SEIU has taken more than $31M from workers; union 'shellgame' hurts disabled
A majority of people netted in the 2005 unionization of home health care workers are relatives or friends taking care of loved ones, according to a study being used by supporters of a potential ballot proposal that could lock the scheme into the state constitution.
This is significant because one of the main reasons unions use to explain their existence is the protection of workers who are members. In this case, those workers are being protected by the Service Employees International Union against the people for whom they work — mainly their own family and friends.
In 2005, the SEIU targeted Michigan's Home Help Program as a potential dues-producing source. To date, the SEIU has taken more than $31 million from mostly unsuspecting workers who have been forced into the unionization scheme.
Under the Home Help Program, elderly patients and others suffering from various ailments can be cared for at home instead of being placed in nursing homes or other institutions. Virtually no one opposes the current Home Help Program, which exists with or without a proposed ballot proposal.
However, backers of the "Keep Home Care Safe" proposal are trying to get it passed by tricking voters into thinking the proposal would actually create the program, despite the fact that it already exists.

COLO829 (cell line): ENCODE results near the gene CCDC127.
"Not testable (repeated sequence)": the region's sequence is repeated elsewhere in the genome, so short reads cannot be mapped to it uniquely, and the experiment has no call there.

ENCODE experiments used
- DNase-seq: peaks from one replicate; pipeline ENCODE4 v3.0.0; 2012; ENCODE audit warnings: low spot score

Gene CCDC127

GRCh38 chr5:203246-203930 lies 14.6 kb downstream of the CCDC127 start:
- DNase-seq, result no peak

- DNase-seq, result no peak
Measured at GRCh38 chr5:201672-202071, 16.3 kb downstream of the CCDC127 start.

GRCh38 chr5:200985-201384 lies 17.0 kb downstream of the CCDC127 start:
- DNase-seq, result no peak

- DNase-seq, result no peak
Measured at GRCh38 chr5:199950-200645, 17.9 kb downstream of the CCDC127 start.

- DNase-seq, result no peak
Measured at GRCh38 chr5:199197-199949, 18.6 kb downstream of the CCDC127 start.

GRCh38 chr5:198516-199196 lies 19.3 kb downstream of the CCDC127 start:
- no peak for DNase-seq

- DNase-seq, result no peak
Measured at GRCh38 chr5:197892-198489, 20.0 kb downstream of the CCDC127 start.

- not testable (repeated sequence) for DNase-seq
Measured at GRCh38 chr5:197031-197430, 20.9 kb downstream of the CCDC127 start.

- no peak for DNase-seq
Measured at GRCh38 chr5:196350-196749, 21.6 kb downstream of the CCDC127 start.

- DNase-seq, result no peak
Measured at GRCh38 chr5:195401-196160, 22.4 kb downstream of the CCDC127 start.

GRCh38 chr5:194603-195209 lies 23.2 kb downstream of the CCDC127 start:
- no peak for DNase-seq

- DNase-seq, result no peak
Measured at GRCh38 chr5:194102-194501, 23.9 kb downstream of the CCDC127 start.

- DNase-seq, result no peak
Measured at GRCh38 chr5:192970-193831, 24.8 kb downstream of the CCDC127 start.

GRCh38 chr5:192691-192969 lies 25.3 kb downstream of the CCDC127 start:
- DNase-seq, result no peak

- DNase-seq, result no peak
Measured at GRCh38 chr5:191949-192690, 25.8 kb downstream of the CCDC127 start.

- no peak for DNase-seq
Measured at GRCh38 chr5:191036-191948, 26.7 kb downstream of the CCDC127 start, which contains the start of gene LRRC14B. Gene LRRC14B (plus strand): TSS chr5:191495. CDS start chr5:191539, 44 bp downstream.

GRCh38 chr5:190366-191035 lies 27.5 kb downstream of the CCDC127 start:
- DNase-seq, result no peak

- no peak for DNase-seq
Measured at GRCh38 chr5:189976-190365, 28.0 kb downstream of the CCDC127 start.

"The best salespeople can convince you to buy something you already have, like selling ice in the Antarctic," said Rep. Paul Opsommer, R-Dewitt, "This SEIU-supported ballot proposal also ignores the fact that so many of the people it would ensnare into paying dues are just family members of loved ones who have no interest in being on a caregiver registry. They already have their hands full just taking care of grandma or grandpa. If the proposal is passed, they will continue to be forced to pay dues as if they were interested in taking care of multiple people they don't even know. Where is the justice in that?"
Supporters of the ballot proposal like to say that those who get dues taken out of their checks are having it done because they are "hired" as caregivers. Yet there is scant evidence to indicate how many of the 44,000 caregivers fit this description.
In fact, according to an Anderson Economic Group report offered by the Michigan Quality Community Care Council, the dummy employer that was set up to help facilitate the scheme, most workers are taking care of family or friends.
That also helps explain why in six-plus years, the MQC3 has only collected 933 names of people to add to a registry of home health care workers despite roughly 44,000 having been unionized. People taking care of family or friends don't need to add their names to a registry that ostensibly is supposed to do background checks.
"When pushed into a corner, the creators of this ballot proposal have to admit that we already have a program to keep people out of nursing homes, so the next shell in the game deals with the need for a registry," Rep. Opsommer said. "For the minority of people who want to be on a registry, they could either do that privately, without the need for unionizing everyone else who is just taking care of their grandparent, or it could be done within government with just one or two full-time employees. And there would be no need to register everyone, as I can't imagine grandpa wanting to run a criminal background check on his own grandson. It just makes no sense.
"The real pea in this shellgame is the attempt to force union dues from average citizens who are not public employees and are just receiving Medicaid money to take care of loved ones at home," Rep. Opsommer said. "Everything else is just an attempt to distract voters from the true intention of this proposal."